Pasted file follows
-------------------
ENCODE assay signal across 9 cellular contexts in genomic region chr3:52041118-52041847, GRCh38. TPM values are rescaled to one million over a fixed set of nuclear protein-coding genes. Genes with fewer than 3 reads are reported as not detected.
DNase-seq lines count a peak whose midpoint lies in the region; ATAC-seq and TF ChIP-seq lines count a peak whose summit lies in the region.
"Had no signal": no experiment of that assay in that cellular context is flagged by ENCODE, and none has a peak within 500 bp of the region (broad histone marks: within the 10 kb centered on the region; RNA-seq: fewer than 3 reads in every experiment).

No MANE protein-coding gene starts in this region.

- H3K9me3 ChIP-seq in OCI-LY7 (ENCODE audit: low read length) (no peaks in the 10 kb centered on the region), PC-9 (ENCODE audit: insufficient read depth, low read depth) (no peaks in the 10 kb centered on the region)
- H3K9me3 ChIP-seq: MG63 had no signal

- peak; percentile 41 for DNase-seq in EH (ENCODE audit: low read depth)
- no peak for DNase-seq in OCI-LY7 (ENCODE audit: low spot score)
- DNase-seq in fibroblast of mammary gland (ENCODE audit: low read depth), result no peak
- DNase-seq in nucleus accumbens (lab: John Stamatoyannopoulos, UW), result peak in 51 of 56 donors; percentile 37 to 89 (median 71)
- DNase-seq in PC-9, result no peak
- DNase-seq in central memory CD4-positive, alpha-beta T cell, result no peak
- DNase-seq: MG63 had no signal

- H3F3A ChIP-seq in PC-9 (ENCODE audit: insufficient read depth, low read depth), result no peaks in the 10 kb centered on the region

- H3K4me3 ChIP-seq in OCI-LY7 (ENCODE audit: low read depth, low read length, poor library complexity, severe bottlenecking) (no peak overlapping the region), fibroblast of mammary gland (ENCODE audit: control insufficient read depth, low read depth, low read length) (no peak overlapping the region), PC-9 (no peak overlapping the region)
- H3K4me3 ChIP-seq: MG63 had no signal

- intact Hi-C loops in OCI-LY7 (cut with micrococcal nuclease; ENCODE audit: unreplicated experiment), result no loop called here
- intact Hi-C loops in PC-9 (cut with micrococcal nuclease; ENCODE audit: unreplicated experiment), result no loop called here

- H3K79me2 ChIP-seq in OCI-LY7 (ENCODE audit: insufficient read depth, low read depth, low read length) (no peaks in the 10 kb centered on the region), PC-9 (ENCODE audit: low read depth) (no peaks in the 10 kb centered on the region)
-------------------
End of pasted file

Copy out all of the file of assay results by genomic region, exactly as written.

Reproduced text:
ENCODE assay signal across 9 cellular contexts in genomic region chr3:52041118-52041847, GRCh38. TPM values are rescaled to one million over a fixed set of nuclear protein-coding genes. Genes with fewer than 3 reads are reported as not detected.
DNase-seq lines count a peak whose midpoint lies in the region; ATAC-seq and TF ChIP-seq lines count a peak whose summit lies in the region.
"Had no signal": no experiment of that assay in that cellular context is flagged by ENCODE, and none has a peak within 500 bp of the region (broad histone marks: within the 10 kb centered on the region; RNA-seq: fewer than 3 reads in every experiment).

No MANE protein-coding gene starts in this region.

- H3K9me3 ChIP-seq in OCI-LY7 (ENCODE audit: low read length) (no peaks in the 10 kb centered on the region), PC-9 (ENCODE audit: insufficient read depth, low read depth) (no peaks in the 10 kb centered on the region)
- H3K9me3 ChIP-seq: MG63 had no signal

- peak; percentile 41 for DNase-seq in EH (ENCODE audit: low read depth)
- no peak for DNase-seq in OCI-LY7 (ENCODE audit: low spot score)
- DNase-seq in fibroblast of mammary gland (ENCODE audit: low read depth), result no peak
- DNase-seq in nucleus accumbens (lab: John Stamatoyannopoulos, UW), result peak in 51 of 56 donors; percentile 37 to 89 (median 71)
- DNase-seq in PC-9, result no peak
- DNase-seq in central memory CD4-positive, alpha-beta T cell, result no peak
- DNase-seq: MG63 had no signal

- H3F3A ChIP-seq in PC-9 (ENCODE audit: insufficient read depth, low read depth), result no peaks in the 10 kb centered on the region

- H3K4me3 ChIP-seq in OCI-LY7 (ENCODE audit: low read depth, low read length, poor library complexity, severe bottlenecking) (no peak overlapping the region), fibroblast of mammary gland (ENCODE audit: control insufficient read depth, low read depth, low read length) (no peak overlapping the region), PC-9 (no peak overlapping the region)
- H3K4me3 ChIP-seq: MG63 had no signal

- intact Hi-C loops in OCI-LY7 (cut with micrococcal nuclease; ENCODE audit: unreplicated experiment), result no loop called here
- intact Hi-C loops in PC-9 (cut with micrococcal nuclease; ENCODE audit: unreplicated experiment), result no loop called here

- H3K79me2 ChIP-seq in OCI-LY7 (ENCODE audit: insufficient read depth, low read depth, low read length) (no peaks in the 10 kb centered on the region), PC-9 (ENCODE audit: low read depth) (no peaks in the 10 kb centered on the region)